‘Game Over’ Needs To Go Away

“I, unfortunately, didn’t play it long enough. When you can stand there and just get beat by the boss like over and over and over again and have that women save you every time, sort of takes the fun out of the game. It’s like ‘wow, I can’t die, okay!'”

— Gamers With Jobs Podcast, Episode 118, about nine minutes in

Game OverI feel the need to defend Prince of Persia. Folks have chastised Prince of Persia for being too easy, and while I think that often works to the game’s benefit, that’s not what bugged me about the above exchange. No, it’s the notion Prince of Persia’s lack of a game over screen represents poor game design.

The Game Over screen is outdated tradition.

I began to seriously rethink the game over screen over Rock Band. I often played with non-gamers who needed a few drinks before feeling comfortable strapping on a plastic guitar. Almost always, the combination of inebriation and Rock Band’s strict three-strikes gameplay policy meant we made it halfway through a song before failing out. It’s not fun when it happens five times in a row.

Rock Band 2 introduced a “no fail” mode, but it’s hidden away in an option menu. The people who want that option would never find it. It’s as through Harmonix only begrudgingly accepted users aren’t always interested in making their fingers bleed — or they might be drunk — and made the ability to hide Rock Band’s game over screen its own, frustrating mini-game.

But its presence in Rock Band 2 is significant. It’s proof of a social trend directly affecting game development, something Prince of Persia admits, as well.

Prince of Persia

Don’t get me wrong. Prince of Persia’s combat is deeply flawed, padded with unnecessary repetition and unbalanced combos. But the Gamers With Jobs exert dismisses the combat because Prince of Persia does not kick you to black screen — cue sound effect of Prince screaming loudly in agonizing virtual defeat! — and you’re asked to start the combat sequence all over again.

Remember the last time you died during a boss fight because of a single missed button press? Prince of Persia smartly avoids this common frustration by asking the player to tap a command button to receive another opportunity to execute the correct combo or, if they miss the command window, receive punishment not in the form of a game over screen, but an enemy with slightly more health.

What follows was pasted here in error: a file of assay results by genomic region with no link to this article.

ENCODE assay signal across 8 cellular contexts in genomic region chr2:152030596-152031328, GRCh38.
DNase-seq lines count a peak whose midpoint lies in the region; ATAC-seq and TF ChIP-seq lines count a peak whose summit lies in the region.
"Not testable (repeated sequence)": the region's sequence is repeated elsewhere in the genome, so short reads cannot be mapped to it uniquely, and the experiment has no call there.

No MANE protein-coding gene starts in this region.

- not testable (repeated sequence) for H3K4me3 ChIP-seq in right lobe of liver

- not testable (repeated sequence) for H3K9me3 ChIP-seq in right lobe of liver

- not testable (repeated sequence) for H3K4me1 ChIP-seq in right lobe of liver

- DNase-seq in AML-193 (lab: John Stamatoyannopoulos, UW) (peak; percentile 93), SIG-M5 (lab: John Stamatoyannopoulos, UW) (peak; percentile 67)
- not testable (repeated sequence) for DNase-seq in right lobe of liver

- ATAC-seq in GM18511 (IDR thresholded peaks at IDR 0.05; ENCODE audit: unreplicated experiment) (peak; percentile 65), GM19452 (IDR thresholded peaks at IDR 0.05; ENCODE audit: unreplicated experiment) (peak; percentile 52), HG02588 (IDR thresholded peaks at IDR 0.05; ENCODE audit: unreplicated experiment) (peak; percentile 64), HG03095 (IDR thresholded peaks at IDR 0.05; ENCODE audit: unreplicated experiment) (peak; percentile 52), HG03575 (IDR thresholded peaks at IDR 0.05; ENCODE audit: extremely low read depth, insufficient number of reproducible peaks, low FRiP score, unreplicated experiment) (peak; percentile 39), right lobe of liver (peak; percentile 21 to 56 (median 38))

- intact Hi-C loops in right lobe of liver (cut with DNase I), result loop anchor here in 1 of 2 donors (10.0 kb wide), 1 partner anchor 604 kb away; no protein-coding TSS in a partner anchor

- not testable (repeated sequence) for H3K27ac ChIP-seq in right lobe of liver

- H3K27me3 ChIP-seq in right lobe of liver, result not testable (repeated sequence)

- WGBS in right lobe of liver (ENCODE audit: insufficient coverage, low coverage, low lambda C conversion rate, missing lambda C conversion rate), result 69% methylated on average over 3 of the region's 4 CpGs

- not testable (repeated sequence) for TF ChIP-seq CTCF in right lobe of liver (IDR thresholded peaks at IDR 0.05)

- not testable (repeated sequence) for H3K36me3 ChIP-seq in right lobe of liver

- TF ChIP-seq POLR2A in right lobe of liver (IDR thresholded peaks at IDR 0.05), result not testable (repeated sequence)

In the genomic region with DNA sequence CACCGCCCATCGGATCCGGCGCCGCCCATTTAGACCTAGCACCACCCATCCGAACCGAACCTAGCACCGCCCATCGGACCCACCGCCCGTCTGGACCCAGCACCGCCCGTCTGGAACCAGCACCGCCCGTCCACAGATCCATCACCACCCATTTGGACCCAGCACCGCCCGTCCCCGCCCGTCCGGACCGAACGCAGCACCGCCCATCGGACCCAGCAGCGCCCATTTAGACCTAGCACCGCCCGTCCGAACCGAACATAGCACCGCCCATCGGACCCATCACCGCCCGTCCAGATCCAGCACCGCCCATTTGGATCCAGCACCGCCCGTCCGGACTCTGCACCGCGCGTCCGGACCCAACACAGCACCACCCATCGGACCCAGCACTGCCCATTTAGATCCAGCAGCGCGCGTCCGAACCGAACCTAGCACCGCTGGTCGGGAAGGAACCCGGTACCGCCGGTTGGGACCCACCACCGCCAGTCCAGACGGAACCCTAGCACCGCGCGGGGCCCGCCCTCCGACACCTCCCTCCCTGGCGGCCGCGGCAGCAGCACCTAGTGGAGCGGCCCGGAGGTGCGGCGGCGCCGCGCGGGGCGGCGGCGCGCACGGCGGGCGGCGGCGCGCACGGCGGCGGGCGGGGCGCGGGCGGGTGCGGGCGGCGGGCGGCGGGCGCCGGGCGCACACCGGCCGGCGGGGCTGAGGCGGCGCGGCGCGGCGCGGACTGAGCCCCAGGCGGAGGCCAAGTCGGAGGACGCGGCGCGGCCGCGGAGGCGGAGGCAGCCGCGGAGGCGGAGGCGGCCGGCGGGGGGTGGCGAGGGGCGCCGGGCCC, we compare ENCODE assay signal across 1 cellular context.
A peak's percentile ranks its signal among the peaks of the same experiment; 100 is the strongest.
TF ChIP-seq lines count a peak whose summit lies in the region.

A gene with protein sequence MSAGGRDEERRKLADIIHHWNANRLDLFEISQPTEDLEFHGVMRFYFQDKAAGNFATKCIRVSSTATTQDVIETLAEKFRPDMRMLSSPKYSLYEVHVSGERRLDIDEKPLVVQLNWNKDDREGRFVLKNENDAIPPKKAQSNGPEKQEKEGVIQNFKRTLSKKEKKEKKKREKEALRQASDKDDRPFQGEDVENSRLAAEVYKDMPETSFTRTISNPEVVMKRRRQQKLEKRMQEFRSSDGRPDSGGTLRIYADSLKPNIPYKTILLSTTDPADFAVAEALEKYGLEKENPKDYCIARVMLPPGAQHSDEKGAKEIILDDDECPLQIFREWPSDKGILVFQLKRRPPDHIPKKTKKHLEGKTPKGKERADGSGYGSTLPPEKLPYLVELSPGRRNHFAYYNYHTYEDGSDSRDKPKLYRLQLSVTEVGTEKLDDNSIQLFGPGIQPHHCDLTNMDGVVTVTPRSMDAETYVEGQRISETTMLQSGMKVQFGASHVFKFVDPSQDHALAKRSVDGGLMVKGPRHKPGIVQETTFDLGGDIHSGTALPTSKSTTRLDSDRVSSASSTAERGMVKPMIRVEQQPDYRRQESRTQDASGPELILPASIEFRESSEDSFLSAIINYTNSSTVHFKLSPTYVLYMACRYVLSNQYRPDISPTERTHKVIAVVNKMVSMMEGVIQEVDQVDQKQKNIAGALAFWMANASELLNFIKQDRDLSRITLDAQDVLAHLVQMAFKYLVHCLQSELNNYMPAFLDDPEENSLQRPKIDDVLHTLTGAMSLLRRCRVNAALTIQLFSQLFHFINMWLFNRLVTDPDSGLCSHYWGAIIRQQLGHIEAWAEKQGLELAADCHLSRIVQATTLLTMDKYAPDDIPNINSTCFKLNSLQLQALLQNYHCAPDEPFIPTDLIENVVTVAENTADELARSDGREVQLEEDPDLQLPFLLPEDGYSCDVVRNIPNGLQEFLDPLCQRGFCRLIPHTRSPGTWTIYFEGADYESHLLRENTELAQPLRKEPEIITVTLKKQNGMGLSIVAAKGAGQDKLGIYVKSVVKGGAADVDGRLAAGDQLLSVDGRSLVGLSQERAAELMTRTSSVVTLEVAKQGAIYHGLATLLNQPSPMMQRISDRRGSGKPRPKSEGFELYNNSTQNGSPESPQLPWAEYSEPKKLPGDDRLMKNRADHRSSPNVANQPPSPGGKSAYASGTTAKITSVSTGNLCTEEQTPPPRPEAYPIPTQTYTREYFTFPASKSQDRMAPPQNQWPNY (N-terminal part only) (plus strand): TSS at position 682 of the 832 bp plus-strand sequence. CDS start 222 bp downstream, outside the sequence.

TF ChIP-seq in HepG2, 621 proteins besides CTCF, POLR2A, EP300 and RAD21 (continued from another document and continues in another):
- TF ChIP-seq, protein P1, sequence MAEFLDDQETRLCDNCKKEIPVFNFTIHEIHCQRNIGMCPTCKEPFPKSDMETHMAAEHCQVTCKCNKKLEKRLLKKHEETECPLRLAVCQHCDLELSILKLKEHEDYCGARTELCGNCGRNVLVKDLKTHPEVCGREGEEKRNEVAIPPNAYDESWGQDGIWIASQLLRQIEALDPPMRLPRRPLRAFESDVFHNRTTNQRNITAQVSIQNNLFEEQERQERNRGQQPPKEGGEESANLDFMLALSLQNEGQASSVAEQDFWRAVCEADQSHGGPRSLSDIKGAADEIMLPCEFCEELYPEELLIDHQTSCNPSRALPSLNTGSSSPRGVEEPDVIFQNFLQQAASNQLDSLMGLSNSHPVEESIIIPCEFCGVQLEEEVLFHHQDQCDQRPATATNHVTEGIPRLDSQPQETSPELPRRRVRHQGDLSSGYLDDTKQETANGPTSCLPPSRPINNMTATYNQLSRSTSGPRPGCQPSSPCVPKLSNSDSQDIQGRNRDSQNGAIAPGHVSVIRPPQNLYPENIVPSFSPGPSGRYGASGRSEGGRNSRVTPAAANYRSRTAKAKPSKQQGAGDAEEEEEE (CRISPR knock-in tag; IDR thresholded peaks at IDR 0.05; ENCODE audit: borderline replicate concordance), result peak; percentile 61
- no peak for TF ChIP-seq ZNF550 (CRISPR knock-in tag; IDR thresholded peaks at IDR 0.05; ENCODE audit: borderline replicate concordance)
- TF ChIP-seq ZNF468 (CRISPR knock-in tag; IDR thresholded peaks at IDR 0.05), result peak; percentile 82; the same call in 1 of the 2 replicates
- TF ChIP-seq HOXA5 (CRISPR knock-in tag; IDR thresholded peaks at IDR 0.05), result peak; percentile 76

Variety in the ways games handle reward and punishment should be praised. Prince of Persia highlights a trend we’ll be seeing much more of, as developers look to appease the hardcore and draw outsiders in. It will be a painful growing process, but what Prince of Persia gets right is important, and ignoring its bold choices won’t do anything to change what’s inevitably coming.

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7 Comments

Filed under Rambling Man

7 responses to “‘Game Over’ Needs To Go Away

  1. So, so true. Great editorial.

  2. I agree, Patrick. The “Game Over” screen is a result of the emergence of console games from the arcade environment, where robbing players of quarters was the easiest way to make a successful machine. Now that the majority of games have abandoned arcades, there’s no reason to rely on the “Game Over” mechanic to artificially inflate the amount of time it takes to beat a game. Hopefully evolutionary design concepts such as Prince of Persia’s use of Elika will elegantly remove this static barrier.

  3. This video was an interesting look at why someone thought Prince of Persia was the most innovative game of 2008 for some of the same reasons that you list.

  4. Oops, I should link the video too, huh?

  5. Completely agree. The combat is the weakest part of PoP, but not being sent to the Game Over screen definitely wouldn’t -help- the game. No, you can’t -die- in PoP, but you can certainly screw up. I felt like I blew it whenever Elika was having to keep saving me because I kept losing at combat or not quite making a jump.

  6. pk

    Jinny, that video’s fantastic. Everyone else should watch it, too. He nails everything I was talking about above in a much broader context. I’ve seen such issues in action while watching my girlfriend struggle to play Left 4 Dead. The controller scares and intimidates her. Unless it’s LEGO-based or Left 4 Dead, she won’t play a games on Xbox 360.

  7. Oddly enough, the quote you cite from GWJ sparked similar rage in me. I recently had to stare at a game over screen in a game (I can’t remember which, but memory is telling me it was a JRPG — possibly Infinite Undiscovery), but it was made worse in that you couldn’t save for like the first hour. So you die in this total bullshit encounter, and you’ve gotta go back to square one because the game favors an ‘F You screen over checkpoints.

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